Source: Huffington Post
By Carol Kuruvilla
UMC delegates at a special meeting voted to affirm the church’s doctrine prohibiting same-sex marriage — a move that will likely trigger a schism.
The United Methodist Church, America’s third-largest religious denomination, will likely break apart over members’ inability to reconcile differing opinions on whether to affirm queer Christians.
Delegates to the UMC’s General Conference meeting in St. Louis ended a three-day meeting on Tuesday by strengthening the enforcement of existing church doctrine prohibiting same-sex marriage and the ordination of queer clergy.
The vote for what members call the “Traditional Plan” is expected to trigger a schism in the denomination along the lines of LGBTQ inclusion. The plan was approved on Tuesday by a vote of 438 to 384, meaning about 53 percent of delegates voted in favor.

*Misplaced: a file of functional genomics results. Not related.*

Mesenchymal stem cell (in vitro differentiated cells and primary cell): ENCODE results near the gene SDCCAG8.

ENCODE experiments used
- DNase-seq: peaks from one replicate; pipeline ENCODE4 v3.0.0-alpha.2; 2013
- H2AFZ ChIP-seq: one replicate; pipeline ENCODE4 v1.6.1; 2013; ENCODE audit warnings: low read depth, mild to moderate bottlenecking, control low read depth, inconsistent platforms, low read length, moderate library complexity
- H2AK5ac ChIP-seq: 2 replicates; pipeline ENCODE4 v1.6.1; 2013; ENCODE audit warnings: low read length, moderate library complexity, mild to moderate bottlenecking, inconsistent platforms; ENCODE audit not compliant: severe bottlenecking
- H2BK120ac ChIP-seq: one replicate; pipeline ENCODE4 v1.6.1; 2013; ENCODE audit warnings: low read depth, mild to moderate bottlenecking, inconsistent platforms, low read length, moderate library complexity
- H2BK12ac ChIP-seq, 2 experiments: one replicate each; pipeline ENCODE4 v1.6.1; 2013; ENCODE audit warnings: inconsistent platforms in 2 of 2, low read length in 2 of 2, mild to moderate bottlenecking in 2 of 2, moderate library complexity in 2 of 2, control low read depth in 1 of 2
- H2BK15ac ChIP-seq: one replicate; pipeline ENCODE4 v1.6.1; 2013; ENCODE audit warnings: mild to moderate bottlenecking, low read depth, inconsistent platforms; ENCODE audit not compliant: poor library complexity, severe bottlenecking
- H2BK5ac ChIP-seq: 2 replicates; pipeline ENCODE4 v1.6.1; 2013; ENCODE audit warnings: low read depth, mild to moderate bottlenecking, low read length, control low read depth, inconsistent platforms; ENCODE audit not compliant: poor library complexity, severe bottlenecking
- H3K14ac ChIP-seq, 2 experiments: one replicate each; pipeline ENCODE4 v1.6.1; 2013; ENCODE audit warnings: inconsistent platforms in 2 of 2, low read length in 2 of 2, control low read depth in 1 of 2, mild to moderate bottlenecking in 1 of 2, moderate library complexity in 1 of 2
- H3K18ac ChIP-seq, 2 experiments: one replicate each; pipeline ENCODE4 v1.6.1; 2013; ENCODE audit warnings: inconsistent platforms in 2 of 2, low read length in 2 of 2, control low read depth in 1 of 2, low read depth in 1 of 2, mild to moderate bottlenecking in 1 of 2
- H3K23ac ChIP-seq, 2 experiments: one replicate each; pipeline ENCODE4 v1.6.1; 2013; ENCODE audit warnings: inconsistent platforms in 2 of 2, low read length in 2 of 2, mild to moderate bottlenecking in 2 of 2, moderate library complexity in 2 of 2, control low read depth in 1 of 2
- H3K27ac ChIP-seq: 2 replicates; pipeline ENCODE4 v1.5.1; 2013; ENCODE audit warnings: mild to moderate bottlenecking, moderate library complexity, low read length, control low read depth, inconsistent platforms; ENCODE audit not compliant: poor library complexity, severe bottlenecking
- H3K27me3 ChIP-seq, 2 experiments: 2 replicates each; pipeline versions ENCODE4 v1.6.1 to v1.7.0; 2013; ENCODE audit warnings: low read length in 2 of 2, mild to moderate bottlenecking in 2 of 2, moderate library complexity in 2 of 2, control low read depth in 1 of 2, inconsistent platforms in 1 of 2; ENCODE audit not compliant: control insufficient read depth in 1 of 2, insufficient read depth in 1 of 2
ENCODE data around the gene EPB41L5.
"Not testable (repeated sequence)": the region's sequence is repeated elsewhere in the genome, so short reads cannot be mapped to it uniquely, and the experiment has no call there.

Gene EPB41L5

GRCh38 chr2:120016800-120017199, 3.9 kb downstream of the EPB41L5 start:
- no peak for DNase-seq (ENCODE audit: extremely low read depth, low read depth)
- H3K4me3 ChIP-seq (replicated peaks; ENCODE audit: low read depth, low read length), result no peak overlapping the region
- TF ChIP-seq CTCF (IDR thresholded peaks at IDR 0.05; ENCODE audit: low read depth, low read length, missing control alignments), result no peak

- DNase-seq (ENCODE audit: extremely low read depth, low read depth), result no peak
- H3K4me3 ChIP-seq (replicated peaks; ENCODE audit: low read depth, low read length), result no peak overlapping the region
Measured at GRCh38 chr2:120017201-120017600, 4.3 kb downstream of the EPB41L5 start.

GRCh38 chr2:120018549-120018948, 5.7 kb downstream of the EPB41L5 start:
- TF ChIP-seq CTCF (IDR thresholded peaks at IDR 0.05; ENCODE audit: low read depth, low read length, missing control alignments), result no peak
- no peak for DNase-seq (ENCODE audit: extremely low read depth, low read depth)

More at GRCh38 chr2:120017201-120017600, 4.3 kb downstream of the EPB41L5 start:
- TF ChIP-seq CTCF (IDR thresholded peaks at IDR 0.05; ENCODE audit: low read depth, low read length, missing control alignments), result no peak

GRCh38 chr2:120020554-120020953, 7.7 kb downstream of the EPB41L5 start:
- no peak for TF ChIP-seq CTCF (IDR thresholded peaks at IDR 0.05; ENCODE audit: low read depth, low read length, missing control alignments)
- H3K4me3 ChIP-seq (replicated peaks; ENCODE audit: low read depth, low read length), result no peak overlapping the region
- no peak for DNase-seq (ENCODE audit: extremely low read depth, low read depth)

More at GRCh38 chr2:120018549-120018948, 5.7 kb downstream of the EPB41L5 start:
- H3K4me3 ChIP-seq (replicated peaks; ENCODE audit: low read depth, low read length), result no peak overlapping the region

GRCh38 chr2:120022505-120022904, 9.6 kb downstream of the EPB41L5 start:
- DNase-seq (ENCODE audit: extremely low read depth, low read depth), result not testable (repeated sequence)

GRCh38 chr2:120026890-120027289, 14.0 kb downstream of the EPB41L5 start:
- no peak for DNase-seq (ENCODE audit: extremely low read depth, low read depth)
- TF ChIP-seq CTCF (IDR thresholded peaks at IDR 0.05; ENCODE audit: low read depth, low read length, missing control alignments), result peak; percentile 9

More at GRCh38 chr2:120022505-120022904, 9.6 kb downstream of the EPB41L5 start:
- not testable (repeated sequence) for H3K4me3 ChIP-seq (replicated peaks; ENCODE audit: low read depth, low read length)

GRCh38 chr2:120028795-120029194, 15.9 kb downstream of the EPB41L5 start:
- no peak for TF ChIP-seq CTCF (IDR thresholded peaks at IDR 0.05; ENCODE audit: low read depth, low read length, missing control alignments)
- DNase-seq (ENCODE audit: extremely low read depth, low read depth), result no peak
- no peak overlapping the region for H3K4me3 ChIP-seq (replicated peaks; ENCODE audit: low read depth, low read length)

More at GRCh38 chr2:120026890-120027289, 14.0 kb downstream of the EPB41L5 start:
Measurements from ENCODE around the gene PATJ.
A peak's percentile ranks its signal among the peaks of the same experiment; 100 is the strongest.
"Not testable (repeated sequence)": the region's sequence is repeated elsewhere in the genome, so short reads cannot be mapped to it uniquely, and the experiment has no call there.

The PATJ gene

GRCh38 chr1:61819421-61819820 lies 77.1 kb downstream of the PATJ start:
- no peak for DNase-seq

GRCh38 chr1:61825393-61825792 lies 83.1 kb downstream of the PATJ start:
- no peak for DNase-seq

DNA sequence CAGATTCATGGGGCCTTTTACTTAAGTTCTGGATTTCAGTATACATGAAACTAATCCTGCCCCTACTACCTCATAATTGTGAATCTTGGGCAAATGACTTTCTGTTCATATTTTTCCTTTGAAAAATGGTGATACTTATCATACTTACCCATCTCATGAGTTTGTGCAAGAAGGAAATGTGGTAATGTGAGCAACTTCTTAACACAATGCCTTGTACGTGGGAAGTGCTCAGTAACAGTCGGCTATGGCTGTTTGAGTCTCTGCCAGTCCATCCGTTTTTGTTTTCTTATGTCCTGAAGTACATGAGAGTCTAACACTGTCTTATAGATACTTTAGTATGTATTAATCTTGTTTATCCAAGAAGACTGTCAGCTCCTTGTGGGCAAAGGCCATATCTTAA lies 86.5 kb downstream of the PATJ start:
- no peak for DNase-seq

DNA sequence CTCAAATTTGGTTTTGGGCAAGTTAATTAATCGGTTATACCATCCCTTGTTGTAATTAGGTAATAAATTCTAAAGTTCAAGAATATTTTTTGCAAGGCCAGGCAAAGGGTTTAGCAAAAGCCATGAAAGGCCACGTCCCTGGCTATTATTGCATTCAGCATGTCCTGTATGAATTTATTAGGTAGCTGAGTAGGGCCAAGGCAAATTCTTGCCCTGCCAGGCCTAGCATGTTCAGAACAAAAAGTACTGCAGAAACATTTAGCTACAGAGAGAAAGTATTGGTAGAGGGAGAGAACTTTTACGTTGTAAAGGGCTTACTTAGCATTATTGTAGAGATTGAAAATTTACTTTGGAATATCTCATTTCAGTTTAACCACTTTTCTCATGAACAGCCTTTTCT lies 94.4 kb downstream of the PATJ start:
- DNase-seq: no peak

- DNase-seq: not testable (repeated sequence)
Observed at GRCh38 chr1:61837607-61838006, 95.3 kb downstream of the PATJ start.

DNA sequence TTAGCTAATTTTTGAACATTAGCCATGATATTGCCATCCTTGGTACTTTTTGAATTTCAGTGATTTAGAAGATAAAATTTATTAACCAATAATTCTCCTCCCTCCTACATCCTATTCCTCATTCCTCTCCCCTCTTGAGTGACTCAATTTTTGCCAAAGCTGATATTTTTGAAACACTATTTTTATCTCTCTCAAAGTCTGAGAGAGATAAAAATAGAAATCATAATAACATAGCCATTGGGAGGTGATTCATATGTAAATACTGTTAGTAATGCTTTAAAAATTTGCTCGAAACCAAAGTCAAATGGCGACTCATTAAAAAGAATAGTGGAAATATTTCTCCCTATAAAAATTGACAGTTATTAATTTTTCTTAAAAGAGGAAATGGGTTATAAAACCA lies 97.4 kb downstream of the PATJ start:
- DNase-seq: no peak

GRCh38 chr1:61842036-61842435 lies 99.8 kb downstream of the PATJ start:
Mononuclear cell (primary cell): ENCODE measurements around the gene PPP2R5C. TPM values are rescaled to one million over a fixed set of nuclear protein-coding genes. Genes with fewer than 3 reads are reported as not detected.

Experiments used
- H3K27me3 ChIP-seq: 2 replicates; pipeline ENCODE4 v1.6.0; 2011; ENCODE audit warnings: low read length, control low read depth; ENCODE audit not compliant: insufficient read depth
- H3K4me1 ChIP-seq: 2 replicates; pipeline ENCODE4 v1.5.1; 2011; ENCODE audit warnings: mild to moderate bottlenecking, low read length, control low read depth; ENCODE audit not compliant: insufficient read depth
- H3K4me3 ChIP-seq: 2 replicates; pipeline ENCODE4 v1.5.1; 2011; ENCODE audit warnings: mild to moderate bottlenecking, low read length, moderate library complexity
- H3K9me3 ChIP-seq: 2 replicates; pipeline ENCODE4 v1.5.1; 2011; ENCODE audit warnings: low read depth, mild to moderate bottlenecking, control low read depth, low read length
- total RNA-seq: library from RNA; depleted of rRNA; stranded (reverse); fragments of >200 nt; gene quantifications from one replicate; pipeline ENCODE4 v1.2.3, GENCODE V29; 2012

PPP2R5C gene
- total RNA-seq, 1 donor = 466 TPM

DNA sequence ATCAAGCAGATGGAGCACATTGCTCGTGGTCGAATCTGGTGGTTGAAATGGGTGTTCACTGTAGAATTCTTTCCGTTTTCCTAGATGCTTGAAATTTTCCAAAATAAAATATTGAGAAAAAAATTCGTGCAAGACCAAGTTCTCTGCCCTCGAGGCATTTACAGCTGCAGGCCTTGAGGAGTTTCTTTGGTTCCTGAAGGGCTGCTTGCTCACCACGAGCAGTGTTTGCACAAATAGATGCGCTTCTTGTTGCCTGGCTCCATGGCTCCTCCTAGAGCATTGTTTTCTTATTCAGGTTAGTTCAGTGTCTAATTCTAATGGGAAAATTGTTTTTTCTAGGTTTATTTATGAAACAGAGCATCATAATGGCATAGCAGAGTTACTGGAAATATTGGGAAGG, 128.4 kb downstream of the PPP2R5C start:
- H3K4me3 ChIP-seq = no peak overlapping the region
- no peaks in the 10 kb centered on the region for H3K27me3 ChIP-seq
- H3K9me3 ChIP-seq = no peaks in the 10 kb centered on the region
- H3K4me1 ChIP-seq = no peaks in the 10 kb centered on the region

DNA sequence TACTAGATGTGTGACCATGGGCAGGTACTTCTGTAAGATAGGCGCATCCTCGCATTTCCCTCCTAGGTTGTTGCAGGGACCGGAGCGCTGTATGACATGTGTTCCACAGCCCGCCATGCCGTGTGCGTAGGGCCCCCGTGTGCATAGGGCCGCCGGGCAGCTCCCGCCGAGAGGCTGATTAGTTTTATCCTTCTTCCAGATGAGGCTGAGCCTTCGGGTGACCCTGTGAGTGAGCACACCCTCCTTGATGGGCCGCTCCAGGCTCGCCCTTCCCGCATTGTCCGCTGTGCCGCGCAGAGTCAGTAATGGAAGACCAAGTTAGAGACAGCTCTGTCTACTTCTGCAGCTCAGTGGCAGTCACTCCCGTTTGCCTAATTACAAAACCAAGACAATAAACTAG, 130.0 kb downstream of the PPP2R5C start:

— Adam Hamilton (@RevAdamHamilton) February 26, 2019
An alternate option called the “One Church Plan” would have allowed individual churches and regional conferences to decide for themselves whether to allow LGBTQ members to be ordained or married. That plan was defeated on Monday, earning only 47 percent of delegates’ votes. An option to reconsider the One Church Plan on Tuesday was also defeated.
Queer Methodists and their allies were heartbroken by the church’s decision. At the conference, some began singing the hymn “Blessed Assurance” directly after the vote.
On Twitter, many people expressed their disappointment ― and resolve.